Corticosteroids May Increase SCD Hospitalization Risk

Prednisone is one of the more common corticosteroids prescribed to individuals with lupus to help reduce inflammation and decrease symptom burden. Corticosteroids are also prescribed for a number of other health issues, such as asthma, inflammatory bowel disease, and polymyalgia rheumatica. But could prescribing corticosteroids actually have negative health effects for patients? In a recent article, Medical XPress explains that researchers sought to understand whether corticosteroid exposure increased the risk of hospitalizations due to vaso-occlusive crises, a painful complication of sickle cell disease (SCD). Ultimately, while researchers did discover a correlation between corticosteroids and hospitalizations due to pain crises, they could not concretely show causation. 

To learn more about this study, take a look at the data published in Blood

Corticosteroids: An Overview

So what exactly are corticosteroids? Healthline describes these drugs as: 

A class of human-made or synthetic drugs [which] resemble cortisol, a hormone naturally produced by our body’s adrenal glands. [Corticosteroids] lower inflammation in the body by reducing the production of certain chemicals [and] at higher doses [can] also reduce immune system activity.

To begin, researchers sourced data from 5,151 adults with sickle cell disease from an 8-year period. Findings include:

  • Individuals taking hydroxyurea had a lower risk of hospitalization due to vaso-occlusive crises. Being male and being younger in age also reduced the risk.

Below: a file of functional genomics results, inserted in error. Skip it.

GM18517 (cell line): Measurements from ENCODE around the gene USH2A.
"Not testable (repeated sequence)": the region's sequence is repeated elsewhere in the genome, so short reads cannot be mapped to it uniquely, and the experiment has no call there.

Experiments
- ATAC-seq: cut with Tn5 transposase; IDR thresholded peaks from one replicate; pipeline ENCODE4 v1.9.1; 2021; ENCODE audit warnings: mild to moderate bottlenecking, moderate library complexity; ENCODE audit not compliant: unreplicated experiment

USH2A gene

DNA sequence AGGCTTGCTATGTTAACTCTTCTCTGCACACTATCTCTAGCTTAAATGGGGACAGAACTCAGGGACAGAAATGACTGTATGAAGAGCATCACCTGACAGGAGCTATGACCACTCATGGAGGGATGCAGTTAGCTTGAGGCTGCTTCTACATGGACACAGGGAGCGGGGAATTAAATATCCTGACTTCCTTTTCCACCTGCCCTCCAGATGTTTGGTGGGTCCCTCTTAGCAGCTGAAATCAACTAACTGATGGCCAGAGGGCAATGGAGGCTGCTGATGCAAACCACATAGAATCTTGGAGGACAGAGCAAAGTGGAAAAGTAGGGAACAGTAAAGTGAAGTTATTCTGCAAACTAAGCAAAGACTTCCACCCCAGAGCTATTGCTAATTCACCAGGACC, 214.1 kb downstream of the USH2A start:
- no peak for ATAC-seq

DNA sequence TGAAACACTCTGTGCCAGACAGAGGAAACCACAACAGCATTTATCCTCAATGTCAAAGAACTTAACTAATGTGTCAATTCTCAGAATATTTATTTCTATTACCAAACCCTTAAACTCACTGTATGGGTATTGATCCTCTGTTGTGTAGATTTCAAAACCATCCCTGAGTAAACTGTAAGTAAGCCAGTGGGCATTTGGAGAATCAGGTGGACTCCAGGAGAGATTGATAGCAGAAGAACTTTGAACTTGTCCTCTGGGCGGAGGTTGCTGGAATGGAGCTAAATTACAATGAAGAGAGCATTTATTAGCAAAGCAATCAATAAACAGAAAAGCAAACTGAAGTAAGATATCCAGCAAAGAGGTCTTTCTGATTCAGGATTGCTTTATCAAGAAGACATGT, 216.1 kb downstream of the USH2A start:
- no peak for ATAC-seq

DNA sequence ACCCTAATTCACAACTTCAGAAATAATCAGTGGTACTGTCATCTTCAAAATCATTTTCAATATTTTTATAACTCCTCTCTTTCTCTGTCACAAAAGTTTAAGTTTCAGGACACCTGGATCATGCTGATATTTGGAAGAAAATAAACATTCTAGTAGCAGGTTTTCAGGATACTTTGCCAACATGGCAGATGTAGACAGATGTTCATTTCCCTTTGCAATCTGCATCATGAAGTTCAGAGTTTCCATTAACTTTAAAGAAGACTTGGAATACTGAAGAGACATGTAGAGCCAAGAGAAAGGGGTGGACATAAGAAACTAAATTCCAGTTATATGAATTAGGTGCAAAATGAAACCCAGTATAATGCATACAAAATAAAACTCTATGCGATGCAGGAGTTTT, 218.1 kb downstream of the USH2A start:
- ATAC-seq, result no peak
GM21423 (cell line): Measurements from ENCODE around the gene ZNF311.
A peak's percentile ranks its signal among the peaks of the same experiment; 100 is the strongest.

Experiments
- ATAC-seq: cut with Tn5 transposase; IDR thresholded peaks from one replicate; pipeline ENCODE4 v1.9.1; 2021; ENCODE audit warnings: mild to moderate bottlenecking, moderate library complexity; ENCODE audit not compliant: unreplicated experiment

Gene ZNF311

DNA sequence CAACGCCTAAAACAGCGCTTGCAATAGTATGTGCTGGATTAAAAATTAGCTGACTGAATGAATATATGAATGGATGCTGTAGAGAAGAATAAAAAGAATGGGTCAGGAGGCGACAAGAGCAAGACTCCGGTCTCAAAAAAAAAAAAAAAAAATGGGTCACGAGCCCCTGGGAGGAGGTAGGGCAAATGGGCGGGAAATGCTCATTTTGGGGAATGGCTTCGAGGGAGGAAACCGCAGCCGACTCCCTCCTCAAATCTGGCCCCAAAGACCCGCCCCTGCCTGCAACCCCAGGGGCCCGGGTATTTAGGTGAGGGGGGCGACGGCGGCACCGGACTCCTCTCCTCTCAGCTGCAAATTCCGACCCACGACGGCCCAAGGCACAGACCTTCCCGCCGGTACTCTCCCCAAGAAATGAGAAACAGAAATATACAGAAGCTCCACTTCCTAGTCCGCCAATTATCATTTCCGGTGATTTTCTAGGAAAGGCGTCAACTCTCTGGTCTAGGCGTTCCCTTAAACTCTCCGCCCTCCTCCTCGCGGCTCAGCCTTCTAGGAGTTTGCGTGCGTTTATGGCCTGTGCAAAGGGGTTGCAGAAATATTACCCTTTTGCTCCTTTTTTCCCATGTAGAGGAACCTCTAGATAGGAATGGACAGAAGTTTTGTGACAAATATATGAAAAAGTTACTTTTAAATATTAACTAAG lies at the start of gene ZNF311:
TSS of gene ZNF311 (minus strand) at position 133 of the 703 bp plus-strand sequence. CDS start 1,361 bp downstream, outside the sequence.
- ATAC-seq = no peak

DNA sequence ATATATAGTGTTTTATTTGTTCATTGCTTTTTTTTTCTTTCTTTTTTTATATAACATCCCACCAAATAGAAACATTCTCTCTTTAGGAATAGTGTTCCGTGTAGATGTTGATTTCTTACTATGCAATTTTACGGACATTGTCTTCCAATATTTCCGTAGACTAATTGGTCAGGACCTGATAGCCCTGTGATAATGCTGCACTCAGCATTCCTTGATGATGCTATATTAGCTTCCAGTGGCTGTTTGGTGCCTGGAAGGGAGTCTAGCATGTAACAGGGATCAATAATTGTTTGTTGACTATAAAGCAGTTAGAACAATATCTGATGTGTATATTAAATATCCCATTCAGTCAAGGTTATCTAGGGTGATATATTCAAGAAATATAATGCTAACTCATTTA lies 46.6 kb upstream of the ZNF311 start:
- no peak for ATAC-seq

• During the course of the study, 46% of patients were prescribed corticosteroids. Researchers found that the median time between prescription and hospitalization was five days.
  • Corticosteroid use significantly correlated with increased hospitalization due to pain episodes. 

Again, the researchers found correlation but not quite causation. However, this research does suggest that clinicians should be more careful about providing corticosteroids to patients with sickle cell disease. Rather, in the future, clinicians should consider providing other therapies if they fit patient needs. 

About Sickle Cell Disease (SCD)

Sickle cell disease (SCD) is a group of inherited blood disorders characterized by malformed, sickle-shaped red blood cells. Defects in the gene which produces hemoglobin cause SCD. Normally, hemoglobin helps carry oxygen throughout the body. However, patients with SCD have deformed blood cells which may block blood flow. Risk factors for SCD include being of African-American descent and having a family history of this condition. Symptoms associated with SCD can include:

  • Pain crises
  • Jaundice (yellowing of the skin, eyes, and mucous membranes)
  • Anemia (low red blood cell count)
  • Fatigue
  • Swelling of the hands and feet
  • Organ damage
  • Stroke
Jessica Lynn

Jessica Lynn

Jessica Lynn has an educational background in writing and marketing. She firmly believes in the power of writing in amplifying voices, and looks forward to doing so for the rare disease community.

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